Everyone knows the taste of honey. But there’s a catch – it’s store-bought honey. Some people assume that raw honeycomb is not edible.
However, honeycomb is not only edible; it is delicious.
These hexagonal pockets of wax have a refreshing taste that the best ones on the shelves cannot rival.
The honeycomb is, of course, a combination of these wax containers with honey.
So what does honeycomb taste like? Is it waxy, chewy, or sweet?
Below is a taste description of honeycomb along with its nutritional information. We also share tips on the best ways to eat honeycomb.
What is Honeycomb?
Honeycomb refers to the mass of prismatic wax that contains the honey and larva of honeybees.
According to Wikipedia, the structure of the honeybees is natural and has a hexagonal pattern.
Interestingly, to secrete 1 lb of wax, bees have to consume about 8.4 lbs of honey.
Beekeepers worldwide harvest the honeycomb and extract the honey with a honey extractor to prevent damage to the comb.
This is important so that the empty honeycomb can be returned to the hive.
However, a fresh honeycomb is also sold if the honey is used as a spreader rather than a sweetener.
What Does Honeycomb Taste Like? Does Honeycomb Taste Good?
Fresh honeycomb has a sweet and delicate taste that is absolutely refreshing. The honey is sweet without being overpowering.
The combs have a flaky texture at the beginning. However, as you begin to move it around in your mouth, it gets chewy, almost like a piece of chewing gum.
Although honeycomb has a distinctly sweet taste, the underlying flavor can differ from one honeycomb to the other.
The flowers that the bees visit are different from one region to another. So the nectar of the flowers affects the final taste and color of the honey in the combs.
The honeycomb becomes tasteless, and a soft waxy mass after it is completely free of honey. At this point, the honeycomb is discarded.
Nutrition value of honeycomb compared to others.
Although beeswax does not have exceptional nutritional value, the benefits of raw honey are well known.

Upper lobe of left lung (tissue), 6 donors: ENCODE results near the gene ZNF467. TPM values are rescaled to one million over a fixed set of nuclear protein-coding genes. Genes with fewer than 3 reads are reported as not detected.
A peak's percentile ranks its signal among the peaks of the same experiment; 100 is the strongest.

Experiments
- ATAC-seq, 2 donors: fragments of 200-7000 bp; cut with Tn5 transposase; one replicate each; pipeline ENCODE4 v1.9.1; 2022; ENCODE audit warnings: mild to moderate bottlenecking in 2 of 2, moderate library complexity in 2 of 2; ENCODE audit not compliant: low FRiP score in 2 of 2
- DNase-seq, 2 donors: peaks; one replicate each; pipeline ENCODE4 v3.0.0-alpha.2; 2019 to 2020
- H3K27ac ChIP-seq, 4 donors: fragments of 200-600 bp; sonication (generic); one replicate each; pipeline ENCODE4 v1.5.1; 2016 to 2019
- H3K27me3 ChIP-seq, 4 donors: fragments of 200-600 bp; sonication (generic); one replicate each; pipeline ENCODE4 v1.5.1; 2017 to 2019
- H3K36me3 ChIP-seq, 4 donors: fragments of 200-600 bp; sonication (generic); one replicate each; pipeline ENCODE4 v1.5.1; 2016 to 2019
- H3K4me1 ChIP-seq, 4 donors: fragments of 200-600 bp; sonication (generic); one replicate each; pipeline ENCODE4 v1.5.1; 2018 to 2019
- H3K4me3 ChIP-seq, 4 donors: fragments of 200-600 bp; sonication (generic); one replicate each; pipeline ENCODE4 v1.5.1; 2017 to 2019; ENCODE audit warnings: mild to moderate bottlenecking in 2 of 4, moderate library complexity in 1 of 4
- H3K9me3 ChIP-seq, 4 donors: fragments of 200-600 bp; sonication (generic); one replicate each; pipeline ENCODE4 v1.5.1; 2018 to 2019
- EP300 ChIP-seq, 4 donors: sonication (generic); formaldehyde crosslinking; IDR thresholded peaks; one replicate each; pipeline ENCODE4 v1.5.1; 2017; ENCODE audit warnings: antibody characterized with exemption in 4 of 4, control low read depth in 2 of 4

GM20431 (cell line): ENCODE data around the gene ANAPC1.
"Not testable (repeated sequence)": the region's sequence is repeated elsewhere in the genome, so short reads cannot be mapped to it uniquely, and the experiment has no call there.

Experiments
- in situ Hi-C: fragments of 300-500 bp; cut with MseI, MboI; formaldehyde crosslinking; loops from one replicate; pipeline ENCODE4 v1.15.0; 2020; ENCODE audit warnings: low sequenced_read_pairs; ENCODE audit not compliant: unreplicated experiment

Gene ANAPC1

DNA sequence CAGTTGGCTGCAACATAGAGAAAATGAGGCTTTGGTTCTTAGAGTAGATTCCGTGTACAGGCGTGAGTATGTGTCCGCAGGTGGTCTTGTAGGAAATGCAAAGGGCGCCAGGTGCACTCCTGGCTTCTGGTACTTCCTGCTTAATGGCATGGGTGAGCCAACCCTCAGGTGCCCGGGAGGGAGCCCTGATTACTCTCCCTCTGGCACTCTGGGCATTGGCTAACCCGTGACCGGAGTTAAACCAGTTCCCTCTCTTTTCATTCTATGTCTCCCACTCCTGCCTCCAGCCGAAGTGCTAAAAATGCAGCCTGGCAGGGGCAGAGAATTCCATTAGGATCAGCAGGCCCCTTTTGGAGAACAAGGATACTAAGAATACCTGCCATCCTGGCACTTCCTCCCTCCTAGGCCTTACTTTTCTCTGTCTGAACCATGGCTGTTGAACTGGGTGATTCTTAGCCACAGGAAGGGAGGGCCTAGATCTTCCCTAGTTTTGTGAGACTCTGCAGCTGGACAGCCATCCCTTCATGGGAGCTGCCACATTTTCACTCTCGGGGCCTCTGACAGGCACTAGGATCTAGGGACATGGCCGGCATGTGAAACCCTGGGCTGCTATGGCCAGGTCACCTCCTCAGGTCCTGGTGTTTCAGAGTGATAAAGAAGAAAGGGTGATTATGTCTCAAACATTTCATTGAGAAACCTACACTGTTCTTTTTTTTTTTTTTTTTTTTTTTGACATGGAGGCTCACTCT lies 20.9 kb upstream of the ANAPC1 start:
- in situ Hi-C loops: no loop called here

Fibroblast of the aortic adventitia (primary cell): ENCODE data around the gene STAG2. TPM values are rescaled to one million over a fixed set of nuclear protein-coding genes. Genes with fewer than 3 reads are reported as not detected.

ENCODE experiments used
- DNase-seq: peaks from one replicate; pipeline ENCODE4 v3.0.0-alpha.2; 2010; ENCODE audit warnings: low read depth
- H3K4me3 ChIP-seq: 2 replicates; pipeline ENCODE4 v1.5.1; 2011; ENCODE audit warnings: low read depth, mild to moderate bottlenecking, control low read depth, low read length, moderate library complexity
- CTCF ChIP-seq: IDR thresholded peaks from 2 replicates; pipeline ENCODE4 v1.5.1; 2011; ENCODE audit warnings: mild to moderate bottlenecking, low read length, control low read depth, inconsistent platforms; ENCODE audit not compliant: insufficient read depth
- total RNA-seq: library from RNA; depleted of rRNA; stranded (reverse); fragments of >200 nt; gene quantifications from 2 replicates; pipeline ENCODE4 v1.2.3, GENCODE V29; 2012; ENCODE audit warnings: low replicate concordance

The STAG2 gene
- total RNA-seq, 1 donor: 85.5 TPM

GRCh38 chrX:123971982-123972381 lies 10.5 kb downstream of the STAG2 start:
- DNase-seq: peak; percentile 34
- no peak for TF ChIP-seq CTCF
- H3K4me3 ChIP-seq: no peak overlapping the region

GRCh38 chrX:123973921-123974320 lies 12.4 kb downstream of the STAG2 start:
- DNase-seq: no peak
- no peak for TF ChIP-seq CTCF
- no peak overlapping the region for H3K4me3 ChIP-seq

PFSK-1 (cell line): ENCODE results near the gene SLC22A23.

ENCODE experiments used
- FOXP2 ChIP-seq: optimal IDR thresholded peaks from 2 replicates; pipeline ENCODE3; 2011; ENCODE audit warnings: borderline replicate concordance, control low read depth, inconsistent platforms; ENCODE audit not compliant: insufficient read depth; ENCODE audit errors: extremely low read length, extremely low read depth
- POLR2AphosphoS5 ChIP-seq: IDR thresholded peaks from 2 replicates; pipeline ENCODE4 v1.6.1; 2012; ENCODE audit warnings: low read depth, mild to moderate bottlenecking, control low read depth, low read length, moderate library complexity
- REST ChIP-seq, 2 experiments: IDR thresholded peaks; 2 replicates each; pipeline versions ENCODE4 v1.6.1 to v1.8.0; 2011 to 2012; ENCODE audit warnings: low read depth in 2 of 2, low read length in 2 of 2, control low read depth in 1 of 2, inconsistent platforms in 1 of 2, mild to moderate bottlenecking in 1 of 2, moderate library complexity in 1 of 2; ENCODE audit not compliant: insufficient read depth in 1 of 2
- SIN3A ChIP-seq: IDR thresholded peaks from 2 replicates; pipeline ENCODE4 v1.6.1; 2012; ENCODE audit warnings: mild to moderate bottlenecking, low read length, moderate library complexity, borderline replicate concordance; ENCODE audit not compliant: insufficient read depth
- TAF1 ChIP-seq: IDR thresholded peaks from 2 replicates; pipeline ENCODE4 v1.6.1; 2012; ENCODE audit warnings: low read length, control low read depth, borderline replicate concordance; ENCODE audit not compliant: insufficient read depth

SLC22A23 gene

So the nutritional information of honey per 100 g, according to USDA, is as follows:
- Sugar – 82.12 g, out of which 35.75 is glucose, 40.94 is fructose, 3.1 is galactose, and 0.89 is sucrose.
- Carbohydrate – 82.4 g with 0.2 g of dietary fiber
- Protein – 0.3 g
- Ash – 0.2 g
- Water – 17.1 g
- Minerals – Traces of copper, zinc, selenium, manganese, potassium, and calcium.
- Vitamins – Traces of vitamin B6, C, niacin and thiamine.
The total calories per 100 g of honey are 1272 KJ.
Eating honeycomb does not warrant a safety warning. However, children below the age of one and pregnant women should avoid it to prevent any form of allergies.
How to Eat/ Use Honeycomb in Recipes?
One of the best things about honeycomb is that you can eat it straight out of the hive.
However, you can also add the combs to recipes to enjoy its sweet and delicate taste.
- Go the traditional way.
Scooping honeycomb with a spoon is the classic way to eat it. After you finish relishing the sweetness of honey, chew on the wax like a piece of gum or simply discard it.
- Add honeycomb to breakfast.
Honeycomb makes a great addition to breakfast foods. Whether oatmeal, yogurt, pancakes, waffles, or warm slices of bread, it elevates the taste considerably.
- Complementing a cheese board.
Not surprisingly, honeycombs pair fantastically with many types of cheeses. Goat cheese and blue cheese are the classic pair, but others will do equally great. So don’t hesitate to put chunks of honeycomb on a cheeseboard.
- In salads and charcuterie board.
Another great way to enjoy the taste of honeycomb is to add it to salads and charcuterie board. The sweetness and the flakiness of the honeycomb excellently complement the taste of veggies, fruit, and meat.
The taste of honeycomb is undeniably sweet and refreshing. However, you can only appreciate the full extent of its authentic taste when you eat it.
So, don’t hesitate to try the honeycomb, the next time you get an opportunity to taste a honeycomb.
Keep the chunks moderate and appreciate the labor of honeybees melting in your mouth.